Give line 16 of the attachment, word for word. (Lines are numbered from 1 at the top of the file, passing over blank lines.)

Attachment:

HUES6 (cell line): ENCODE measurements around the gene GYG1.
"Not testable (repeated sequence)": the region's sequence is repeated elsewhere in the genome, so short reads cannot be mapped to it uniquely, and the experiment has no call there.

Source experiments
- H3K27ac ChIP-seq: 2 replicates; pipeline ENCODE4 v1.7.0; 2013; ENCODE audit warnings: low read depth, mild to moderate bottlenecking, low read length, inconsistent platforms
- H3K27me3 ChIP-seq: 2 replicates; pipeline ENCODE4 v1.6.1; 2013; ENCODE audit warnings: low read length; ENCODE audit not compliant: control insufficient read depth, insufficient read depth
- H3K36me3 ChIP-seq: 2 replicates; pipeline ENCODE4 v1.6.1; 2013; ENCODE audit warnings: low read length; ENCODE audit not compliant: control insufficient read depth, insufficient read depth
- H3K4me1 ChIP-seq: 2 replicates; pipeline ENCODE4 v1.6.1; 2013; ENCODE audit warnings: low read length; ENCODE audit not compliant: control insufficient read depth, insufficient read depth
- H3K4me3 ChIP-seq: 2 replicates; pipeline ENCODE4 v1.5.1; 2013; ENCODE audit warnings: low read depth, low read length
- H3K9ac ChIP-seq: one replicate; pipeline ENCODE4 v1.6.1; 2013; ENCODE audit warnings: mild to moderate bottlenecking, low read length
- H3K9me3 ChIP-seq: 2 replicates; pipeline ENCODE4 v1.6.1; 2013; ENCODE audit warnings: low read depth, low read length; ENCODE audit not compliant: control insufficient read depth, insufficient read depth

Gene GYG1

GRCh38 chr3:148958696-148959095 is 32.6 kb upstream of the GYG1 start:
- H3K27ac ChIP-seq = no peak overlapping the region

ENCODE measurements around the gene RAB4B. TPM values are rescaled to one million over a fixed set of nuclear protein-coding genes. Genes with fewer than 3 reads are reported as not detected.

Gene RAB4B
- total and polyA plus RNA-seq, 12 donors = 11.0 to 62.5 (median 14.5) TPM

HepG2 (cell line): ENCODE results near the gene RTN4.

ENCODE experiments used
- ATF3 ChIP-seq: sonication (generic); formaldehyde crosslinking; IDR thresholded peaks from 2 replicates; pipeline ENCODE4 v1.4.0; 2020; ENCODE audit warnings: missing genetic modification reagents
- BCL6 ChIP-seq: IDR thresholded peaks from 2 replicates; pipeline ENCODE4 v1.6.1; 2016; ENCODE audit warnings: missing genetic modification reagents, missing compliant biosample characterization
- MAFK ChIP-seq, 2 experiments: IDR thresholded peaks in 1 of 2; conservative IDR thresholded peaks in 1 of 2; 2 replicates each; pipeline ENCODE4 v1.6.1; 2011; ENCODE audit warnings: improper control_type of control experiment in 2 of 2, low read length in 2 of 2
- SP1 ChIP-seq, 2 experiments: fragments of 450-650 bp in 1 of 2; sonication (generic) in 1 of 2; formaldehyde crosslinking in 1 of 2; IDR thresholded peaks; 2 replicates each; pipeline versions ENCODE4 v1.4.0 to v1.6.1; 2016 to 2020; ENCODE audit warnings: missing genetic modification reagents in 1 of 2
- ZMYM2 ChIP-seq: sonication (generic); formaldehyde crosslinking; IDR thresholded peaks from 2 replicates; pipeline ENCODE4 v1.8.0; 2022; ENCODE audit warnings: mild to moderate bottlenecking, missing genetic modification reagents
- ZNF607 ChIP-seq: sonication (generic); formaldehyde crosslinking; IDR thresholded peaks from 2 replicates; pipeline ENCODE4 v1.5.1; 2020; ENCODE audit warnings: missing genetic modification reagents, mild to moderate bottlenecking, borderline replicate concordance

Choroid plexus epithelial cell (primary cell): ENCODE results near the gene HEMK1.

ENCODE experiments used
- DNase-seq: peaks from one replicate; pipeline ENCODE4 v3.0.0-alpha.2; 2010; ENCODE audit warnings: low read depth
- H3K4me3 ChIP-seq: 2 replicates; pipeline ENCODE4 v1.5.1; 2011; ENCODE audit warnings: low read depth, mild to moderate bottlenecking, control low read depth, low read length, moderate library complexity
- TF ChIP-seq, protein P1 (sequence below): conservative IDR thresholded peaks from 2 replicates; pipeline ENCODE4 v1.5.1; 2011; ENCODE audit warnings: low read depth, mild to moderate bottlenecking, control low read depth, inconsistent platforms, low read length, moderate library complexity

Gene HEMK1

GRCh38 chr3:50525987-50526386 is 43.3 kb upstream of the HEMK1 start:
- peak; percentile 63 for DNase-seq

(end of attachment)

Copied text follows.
- total and polyA plus RNA-seq, 12 donors = 11.0 to 62.5 (median 14.5) TPM